Drivers aren’t the only commuters wasting time in rush-hour traffic. Rail riders do their share of sitting and stewing too. The widely publicized Texas Transportation Institute findings that the average commuting driver in the Washington, D.C., area spends 67 hours a year stuck in rush-hour traffic made me wonder how much better off we rail commuters are.

I estimate that I spent 48 hours in the past 12 months sitting out delays—on a late train, at the station, or at a bus stop. At the train stations and bus stops, seats are few if they exist at all, so a lot of the time spent “sitting out” delays actually involved standing, sometimes for an hour or more.

In estimating the extra time I spent on late trains, I didn’t count the trains I usually don’t ride. For example, I usually can ride the 6:05 Amtrak train out of Alexandria only if it’s running late. A half-hour delay to that train actually gets me to Fredericksburg early. Over one year, I logged 35 hours and 41 minutes of other delays, ranging from an hour and 44 minutes in April (an average delay of about 4 minutes a day) to 5 and a half hours in September 2003.

In its study of commuting by car, the Texas Transportation Institute classified time spent in traffic jams as wasted. That’s probably a fair assessment. Extra time on the train isn’t necessarily wasted—I might spend a bit longer reading, for example—but on the whole it’s time I’d rather spend somewhere else, and if someone is waiting for me at Fredericksburg, then the delay is consuming the time of two people.

Besides the extra time I spent on late trains (or waiting for them), I reckoned two other categories of time wasters: cascading delays and delays caused by unreliable connections.

The cascading or snowballing delays occur when a morning train is, for example, 10 minutes late into Crystal City, so I have to ride a bus that leaves a half hour later than the one I usually take. A 10-minute delay turns into a 30-minute delay because of a missed connection. I reckoned 1 hour of cascading delays this summer. Before July, my VRE ticket was good on more buses, so cascading delays were shorter if not fewer, and you could tack a few hours onto my total for those.

Coming home, theoretically I could catch a 6:26 Metrobus to Crystal City, arriving there 10 minutes before the last Virginia Railway Express train to Fredericksburg. In practice, the bus is often 20 minutes late, ruling out this choice. So I usually ride the 6 o’clock company shuttle bus to Crystal City. It arrives just after the 6:10 train to Fredericksburg has departed, or I might see the train doors closing just as the shuttle bus arrives. I then wait 40 minutes for the next train. I figure that a 10-minute wait would be reasonable, so 30 minutes of it is time wasted or unavailable for more productive pursuits.

Because I occasionally run errands during that time (there are lots of stores in Crystal City), I counted only half the time as wasted, and only during July and August of this year: the company shuttle bus used to arrive in Crystal City 10 minutes before the Fredericksburg train. So I figured I spent at least 12 hours in Crystal City waiting for a train when I really didn’t want to be there. With the new bus schedule, I expect to spend 6 to 12 hours a month sitting in Crystal City, which would equal all the time a driving commuter spends in traffic jams. To borrow from W. C. Fields, on the whole I’d rather be in Crystal City, if those were the only two choices.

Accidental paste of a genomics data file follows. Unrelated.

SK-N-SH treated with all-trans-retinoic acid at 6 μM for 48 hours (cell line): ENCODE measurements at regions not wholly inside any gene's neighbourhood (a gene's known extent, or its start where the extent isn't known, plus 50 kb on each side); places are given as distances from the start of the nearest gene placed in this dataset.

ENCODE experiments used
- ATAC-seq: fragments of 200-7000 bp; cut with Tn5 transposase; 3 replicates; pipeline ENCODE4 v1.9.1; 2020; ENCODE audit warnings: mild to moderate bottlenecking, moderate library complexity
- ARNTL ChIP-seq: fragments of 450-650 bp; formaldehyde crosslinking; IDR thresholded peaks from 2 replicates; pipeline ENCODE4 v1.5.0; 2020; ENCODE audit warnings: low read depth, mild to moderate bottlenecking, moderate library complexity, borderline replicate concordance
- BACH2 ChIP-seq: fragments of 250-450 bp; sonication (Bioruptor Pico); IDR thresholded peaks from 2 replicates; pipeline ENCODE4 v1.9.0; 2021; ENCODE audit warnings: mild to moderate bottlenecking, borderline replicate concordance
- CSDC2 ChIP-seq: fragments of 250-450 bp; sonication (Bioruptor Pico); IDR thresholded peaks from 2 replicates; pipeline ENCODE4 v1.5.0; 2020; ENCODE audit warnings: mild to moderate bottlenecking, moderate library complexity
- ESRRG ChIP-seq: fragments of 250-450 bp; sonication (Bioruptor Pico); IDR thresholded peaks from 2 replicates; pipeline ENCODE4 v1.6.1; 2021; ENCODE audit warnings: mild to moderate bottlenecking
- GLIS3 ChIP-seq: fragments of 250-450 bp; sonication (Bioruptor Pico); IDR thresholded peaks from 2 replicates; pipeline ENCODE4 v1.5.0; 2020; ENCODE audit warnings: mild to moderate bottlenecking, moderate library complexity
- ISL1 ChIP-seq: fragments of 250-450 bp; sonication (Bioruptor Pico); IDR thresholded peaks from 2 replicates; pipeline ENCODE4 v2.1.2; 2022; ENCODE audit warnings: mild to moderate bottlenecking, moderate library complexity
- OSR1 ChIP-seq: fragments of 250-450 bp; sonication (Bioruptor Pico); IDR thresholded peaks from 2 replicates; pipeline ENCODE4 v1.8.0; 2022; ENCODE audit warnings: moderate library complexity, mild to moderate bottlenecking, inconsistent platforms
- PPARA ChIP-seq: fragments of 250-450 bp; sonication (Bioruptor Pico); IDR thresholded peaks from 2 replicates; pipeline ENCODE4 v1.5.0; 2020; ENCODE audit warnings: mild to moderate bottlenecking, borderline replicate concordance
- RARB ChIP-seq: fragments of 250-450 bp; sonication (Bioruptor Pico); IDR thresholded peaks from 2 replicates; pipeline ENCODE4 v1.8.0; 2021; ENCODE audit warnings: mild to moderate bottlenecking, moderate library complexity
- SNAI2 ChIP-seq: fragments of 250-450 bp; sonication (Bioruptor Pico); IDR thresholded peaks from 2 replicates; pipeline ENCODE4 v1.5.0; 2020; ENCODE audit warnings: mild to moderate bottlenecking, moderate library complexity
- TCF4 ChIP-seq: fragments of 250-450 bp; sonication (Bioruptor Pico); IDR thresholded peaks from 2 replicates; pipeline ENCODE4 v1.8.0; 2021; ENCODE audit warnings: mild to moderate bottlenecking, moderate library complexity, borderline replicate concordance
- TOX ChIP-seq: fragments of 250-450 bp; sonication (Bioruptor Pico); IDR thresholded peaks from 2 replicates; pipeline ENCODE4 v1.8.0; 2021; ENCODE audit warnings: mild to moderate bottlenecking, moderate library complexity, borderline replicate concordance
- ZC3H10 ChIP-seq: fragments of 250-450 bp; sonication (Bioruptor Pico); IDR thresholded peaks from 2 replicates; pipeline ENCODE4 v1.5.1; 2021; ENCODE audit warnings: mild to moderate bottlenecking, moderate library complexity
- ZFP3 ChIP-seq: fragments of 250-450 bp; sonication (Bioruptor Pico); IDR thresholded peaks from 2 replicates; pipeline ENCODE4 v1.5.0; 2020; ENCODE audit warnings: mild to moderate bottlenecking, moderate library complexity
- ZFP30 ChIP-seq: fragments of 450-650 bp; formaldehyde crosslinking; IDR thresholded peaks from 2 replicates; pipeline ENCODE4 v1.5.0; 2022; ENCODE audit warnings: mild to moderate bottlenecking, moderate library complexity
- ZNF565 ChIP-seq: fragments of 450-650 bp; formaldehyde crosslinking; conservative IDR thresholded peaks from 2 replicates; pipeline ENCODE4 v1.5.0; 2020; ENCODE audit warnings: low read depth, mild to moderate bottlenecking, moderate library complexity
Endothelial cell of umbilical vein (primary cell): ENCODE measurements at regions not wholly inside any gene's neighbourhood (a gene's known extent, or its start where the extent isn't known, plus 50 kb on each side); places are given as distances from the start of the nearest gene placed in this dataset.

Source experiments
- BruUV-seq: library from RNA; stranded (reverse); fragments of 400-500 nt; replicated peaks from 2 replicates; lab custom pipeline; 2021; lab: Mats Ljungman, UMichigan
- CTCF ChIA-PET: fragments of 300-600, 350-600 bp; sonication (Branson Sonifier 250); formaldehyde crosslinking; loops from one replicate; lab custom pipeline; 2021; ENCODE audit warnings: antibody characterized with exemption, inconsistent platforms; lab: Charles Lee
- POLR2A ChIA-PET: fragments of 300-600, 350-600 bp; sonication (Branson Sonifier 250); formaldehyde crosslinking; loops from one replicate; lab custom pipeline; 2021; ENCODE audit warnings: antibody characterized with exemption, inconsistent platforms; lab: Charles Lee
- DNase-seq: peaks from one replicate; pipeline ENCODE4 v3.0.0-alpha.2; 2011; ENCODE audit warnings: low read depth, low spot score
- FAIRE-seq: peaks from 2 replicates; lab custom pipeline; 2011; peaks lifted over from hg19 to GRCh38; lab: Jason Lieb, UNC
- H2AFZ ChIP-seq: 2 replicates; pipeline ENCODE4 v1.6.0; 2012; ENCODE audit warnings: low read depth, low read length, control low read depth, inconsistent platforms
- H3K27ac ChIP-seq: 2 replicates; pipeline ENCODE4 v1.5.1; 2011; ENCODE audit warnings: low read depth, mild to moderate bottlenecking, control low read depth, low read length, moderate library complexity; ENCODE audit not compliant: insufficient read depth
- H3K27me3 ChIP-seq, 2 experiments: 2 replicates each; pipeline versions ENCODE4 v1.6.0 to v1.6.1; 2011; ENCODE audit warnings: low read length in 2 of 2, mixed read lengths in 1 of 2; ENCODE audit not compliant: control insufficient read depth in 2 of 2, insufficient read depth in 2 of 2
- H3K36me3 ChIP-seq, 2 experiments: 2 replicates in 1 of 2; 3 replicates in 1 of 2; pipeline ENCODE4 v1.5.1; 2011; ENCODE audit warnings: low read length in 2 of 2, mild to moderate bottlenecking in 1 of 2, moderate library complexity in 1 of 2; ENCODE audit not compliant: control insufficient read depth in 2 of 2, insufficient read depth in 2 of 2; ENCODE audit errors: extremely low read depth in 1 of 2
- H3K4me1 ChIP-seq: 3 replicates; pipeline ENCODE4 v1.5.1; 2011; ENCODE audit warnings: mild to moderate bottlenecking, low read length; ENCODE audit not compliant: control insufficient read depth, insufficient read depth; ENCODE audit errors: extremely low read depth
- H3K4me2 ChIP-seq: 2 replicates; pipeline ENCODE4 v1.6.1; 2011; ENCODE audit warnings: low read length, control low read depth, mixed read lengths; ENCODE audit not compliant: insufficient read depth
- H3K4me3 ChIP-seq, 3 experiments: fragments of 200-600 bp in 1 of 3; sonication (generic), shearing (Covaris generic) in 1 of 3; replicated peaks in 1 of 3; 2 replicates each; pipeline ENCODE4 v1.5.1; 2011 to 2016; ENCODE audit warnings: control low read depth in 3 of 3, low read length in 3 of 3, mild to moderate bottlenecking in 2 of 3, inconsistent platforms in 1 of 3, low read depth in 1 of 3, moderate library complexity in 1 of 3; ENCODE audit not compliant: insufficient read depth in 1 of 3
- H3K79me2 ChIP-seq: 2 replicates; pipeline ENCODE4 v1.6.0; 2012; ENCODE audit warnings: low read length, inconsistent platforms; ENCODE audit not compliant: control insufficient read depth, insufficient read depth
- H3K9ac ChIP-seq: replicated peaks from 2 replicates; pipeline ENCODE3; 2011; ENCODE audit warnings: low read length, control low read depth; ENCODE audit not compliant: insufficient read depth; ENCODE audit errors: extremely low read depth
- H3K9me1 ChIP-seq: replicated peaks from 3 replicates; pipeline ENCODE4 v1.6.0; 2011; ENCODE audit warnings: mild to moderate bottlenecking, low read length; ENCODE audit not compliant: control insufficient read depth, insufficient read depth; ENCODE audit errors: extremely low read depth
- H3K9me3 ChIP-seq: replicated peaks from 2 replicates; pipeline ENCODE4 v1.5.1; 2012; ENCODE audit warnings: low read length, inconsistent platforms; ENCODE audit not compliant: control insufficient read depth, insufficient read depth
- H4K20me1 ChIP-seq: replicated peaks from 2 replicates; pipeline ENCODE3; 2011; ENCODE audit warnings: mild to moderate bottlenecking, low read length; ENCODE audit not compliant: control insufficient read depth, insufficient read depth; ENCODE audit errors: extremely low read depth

What commuters could use more of is choices. If you can walk between the train and your office, then you probably don’t have to worry about cascading delays or delays caused by uncertainty. Your time chalked up to railroad delays probably is 30-plus hours a year, far less than the average driver spends in traffic jams, but you would benefit from better timekeeping on the railroad.

For those of us who transfer to another mode of transportation, better on-time performance by trains and buses could eliminate a lot of the delays and give us something we’re always short of: time.

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VRE’s Core Business

By Steve Dunham

This column appeared in the Fredericksburg, VA, Free Lance–Star in slightly different form on July 11, 2004, and is reproduced with permission.

The “core business” of Virginia Railway Express is “taking people into the business district in the morning and bringing them home in the evening,” according to the VRE website. That phrase “core business” is one I have heard repeated over and over by passengers this year, because a lot of them, like me, are not part of VRE’s core business.

To people who have ridden VRE for years despite late trains, freight derailments, heat restrictions, flood restrictions, service cancellations, service reductions and fare increases, it stings a bit to be told that VRE can do without us.

All eight people in my immediate family have been VRE riders for years. Some of them have first-day rider certificates from 1992. Yet not one of us fits VRE’s idea of its core business. We have used the VRE service for recreation, for trips to college, for travel to airports, to get to conferences and, yes, to get to work. But even I, the only commuter, do not work in the business district, and my work schedule is not as limited as VRE’s schedule. My company is not closed on Martin Luther King Jr. Day, Presidents’ Day, Columbus Day, or Veterans’ Day, and I occasionally work on a Saturday.